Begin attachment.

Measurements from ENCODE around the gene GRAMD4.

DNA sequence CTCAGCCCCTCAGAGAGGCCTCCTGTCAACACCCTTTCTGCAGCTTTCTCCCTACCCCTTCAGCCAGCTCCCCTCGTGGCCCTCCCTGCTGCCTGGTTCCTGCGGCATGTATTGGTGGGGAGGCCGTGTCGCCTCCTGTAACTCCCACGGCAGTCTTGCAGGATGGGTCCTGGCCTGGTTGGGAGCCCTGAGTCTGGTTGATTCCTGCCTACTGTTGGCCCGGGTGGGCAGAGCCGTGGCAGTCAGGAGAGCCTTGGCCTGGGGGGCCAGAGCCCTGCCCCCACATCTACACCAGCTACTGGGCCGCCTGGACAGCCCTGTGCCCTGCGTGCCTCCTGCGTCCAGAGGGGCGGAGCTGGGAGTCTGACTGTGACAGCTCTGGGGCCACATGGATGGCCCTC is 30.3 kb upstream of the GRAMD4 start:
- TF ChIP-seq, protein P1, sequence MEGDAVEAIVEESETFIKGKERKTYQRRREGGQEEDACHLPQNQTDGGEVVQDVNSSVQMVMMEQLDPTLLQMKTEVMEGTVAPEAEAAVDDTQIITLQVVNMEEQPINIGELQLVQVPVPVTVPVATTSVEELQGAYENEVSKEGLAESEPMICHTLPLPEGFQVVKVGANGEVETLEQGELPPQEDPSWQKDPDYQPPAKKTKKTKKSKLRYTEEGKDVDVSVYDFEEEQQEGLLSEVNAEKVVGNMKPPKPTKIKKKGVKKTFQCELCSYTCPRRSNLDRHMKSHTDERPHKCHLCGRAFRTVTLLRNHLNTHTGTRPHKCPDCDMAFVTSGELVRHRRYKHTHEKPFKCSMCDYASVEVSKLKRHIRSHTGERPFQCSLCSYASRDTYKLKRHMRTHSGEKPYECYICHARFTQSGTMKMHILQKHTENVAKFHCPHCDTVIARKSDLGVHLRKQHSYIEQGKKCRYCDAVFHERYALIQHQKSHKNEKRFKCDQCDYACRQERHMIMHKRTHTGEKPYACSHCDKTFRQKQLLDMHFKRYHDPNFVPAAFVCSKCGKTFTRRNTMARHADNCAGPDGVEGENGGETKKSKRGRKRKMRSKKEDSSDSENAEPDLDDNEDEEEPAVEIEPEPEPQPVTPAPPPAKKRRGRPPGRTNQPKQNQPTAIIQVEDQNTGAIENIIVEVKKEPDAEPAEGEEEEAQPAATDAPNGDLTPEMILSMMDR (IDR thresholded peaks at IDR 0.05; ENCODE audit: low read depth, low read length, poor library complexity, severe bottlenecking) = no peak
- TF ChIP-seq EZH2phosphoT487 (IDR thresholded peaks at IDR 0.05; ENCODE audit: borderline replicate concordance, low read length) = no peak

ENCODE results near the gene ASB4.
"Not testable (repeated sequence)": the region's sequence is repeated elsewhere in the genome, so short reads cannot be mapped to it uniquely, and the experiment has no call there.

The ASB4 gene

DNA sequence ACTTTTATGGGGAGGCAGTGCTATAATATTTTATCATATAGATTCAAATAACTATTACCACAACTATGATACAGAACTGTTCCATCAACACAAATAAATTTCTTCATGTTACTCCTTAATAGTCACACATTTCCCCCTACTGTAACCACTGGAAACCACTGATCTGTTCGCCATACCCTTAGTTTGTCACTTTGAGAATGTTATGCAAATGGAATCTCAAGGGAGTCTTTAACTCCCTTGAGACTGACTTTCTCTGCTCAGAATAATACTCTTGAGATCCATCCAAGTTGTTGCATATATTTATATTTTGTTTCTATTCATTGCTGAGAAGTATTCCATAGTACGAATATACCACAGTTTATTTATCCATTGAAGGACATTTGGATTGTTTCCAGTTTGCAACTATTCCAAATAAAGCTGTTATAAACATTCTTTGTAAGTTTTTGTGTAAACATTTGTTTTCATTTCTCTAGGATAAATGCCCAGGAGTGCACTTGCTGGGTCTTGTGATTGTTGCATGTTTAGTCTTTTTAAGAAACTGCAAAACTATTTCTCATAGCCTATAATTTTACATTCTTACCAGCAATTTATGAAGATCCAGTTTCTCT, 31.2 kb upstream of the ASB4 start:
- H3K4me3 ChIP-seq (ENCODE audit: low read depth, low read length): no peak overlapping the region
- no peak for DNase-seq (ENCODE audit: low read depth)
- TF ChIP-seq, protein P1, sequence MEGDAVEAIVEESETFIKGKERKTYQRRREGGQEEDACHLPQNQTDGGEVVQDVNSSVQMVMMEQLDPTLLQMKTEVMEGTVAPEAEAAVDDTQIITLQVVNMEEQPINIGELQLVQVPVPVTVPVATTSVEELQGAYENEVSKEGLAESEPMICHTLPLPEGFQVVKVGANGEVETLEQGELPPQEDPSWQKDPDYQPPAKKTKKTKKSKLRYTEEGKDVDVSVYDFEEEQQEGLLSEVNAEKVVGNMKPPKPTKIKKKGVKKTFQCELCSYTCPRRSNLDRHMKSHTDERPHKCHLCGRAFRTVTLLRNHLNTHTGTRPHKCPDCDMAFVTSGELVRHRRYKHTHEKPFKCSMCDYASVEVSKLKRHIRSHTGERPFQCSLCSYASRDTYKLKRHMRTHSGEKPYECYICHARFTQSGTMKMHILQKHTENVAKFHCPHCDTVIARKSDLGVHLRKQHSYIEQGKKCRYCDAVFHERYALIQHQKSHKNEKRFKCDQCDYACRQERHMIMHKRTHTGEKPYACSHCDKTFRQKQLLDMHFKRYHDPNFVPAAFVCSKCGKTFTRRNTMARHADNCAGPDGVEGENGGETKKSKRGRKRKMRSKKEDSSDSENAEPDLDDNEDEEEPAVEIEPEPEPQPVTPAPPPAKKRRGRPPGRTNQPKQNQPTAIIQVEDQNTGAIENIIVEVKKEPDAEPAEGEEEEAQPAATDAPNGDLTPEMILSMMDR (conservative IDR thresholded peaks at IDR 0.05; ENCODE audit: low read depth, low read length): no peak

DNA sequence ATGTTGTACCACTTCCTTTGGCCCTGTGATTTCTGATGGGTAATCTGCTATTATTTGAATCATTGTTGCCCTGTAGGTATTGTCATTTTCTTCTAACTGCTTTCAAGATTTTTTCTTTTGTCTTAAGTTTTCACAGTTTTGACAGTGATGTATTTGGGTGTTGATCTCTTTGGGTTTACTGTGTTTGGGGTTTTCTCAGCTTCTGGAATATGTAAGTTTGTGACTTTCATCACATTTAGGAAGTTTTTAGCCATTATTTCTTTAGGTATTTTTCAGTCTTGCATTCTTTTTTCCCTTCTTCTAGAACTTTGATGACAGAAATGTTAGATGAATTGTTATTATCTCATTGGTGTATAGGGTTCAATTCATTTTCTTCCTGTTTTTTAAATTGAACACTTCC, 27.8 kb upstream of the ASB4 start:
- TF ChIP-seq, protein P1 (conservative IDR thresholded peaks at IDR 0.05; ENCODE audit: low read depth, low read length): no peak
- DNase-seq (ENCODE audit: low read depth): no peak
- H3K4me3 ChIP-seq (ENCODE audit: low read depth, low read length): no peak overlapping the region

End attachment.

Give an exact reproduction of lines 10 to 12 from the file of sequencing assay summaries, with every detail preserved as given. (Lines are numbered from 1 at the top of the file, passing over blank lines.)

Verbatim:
- no peak for DNase-seq (ENCODE audit: low read depth)
- TF ChIP-seq, protein P1, sequence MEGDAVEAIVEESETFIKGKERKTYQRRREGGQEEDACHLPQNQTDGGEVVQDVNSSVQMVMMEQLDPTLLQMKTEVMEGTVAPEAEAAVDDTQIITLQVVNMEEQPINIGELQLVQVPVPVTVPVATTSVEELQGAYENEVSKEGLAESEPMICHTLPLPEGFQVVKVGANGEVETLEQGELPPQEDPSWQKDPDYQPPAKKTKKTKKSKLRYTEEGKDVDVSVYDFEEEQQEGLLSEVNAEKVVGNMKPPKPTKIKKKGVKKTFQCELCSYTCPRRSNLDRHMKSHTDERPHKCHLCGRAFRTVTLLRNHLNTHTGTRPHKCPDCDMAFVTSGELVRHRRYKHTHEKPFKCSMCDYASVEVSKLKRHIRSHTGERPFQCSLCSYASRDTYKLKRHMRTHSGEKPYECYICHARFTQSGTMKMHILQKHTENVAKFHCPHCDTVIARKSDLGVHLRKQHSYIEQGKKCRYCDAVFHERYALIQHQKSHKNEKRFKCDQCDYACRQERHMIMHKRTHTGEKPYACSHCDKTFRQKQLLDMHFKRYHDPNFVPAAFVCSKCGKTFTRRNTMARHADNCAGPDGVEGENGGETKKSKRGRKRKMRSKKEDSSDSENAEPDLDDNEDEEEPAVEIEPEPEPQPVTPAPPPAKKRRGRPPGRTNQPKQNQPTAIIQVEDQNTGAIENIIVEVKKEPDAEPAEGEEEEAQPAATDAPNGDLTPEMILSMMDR (conservative IDR thresholded peaks at IDR 0.05; ENCODE audit: low read depth, low read length): no peak

DNA sequence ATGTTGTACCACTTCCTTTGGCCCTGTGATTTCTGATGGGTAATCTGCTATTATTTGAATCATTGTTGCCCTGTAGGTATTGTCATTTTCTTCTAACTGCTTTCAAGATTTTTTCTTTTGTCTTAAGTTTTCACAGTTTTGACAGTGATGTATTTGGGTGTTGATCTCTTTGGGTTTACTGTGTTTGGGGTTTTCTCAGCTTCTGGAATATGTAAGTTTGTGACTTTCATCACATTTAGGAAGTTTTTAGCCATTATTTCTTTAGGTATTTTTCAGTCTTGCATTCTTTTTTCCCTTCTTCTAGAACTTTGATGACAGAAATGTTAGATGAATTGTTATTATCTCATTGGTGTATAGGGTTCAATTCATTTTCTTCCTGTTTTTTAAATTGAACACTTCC, 27.8 kb upstream of the ASB4 start: